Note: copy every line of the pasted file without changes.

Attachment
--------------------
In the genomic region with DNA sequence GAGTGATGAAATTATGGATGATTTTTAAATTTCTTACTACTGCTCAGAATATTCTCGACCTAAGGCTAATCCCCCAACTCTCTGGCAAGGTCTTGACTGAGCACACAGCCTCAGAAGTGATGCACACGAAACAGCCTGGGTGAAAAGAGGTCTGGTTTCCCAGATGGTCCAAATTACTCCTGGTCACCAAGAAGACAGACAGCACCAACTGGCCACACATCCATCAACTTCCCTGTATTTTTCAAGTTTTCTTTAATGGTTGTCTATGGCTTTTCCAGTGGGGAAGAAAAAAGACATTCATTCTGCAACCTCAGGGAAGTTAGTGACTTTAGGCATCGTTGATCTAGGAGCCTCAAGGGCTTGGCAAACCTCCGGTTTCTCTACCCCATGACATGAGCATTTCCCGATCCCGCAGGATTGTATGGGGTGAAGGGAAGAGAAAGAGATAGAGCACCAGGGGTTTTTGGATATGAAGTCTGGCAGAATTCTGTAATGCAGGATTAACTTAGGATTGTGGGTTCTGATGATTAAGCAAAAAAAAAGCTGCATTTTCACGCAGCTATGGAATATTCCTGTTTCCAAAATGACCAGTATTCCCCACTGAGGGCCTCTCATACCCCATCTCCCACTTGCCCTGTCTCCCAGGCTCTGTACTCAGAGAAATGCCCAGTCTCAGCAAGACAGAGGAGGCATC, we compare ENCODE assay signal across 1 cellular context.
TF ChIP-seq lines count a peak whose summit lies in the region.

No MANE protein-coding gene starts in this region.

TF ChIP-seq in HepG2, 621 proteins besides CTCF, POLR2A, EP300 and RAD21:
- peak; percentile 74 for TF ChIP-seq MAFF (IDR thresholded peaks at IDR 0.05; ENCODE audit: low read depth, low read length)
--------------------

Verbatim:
In the genomic region with DNA sequence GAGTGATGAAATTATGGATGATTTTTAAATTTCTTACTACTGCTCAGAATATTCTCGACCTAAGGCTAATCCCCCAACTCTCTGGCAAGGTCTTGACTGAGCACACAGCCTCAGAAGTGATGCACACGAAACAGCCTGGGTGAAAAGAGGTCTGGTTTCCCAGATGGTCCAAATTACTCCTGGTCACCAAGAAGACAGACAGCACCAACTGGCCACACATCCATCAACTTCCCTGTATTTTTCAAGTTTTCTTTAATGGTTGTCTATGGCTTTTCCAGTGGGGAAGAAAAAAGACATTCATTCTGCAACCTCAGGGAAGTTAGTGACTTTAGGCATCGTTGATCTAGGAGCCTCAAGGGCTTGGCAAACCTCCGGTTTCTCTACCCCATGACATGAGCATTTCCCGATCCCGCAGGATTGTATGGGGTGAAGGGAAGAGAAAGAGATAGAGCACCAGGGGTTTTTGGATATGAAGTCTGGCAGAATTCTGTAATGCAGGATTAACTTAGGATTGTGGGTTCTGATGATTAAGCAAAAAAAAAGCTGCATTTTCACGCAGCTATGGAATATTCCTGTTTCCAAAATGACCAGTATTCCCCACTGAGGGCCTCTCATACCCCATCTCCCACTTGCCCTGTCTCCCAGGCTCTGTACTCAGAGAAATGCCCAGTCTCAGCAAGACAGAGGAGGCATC, we compare ENCODE assay signal across 1 cellular context.
TF ChIP-seq lines count a peak whose summit lies in the region.

No MANE protein-coding gene starts in this region.

TF ChIP-seq in HepG2, 621 proteins besides CTCF, POLR2A, EP300 and RAD21:
- peak; percentile 74 for TF ChIP-seq MAFF (IDR thresholded peaks at IDR 0.05; ENCODE audit: low read depth, low read length)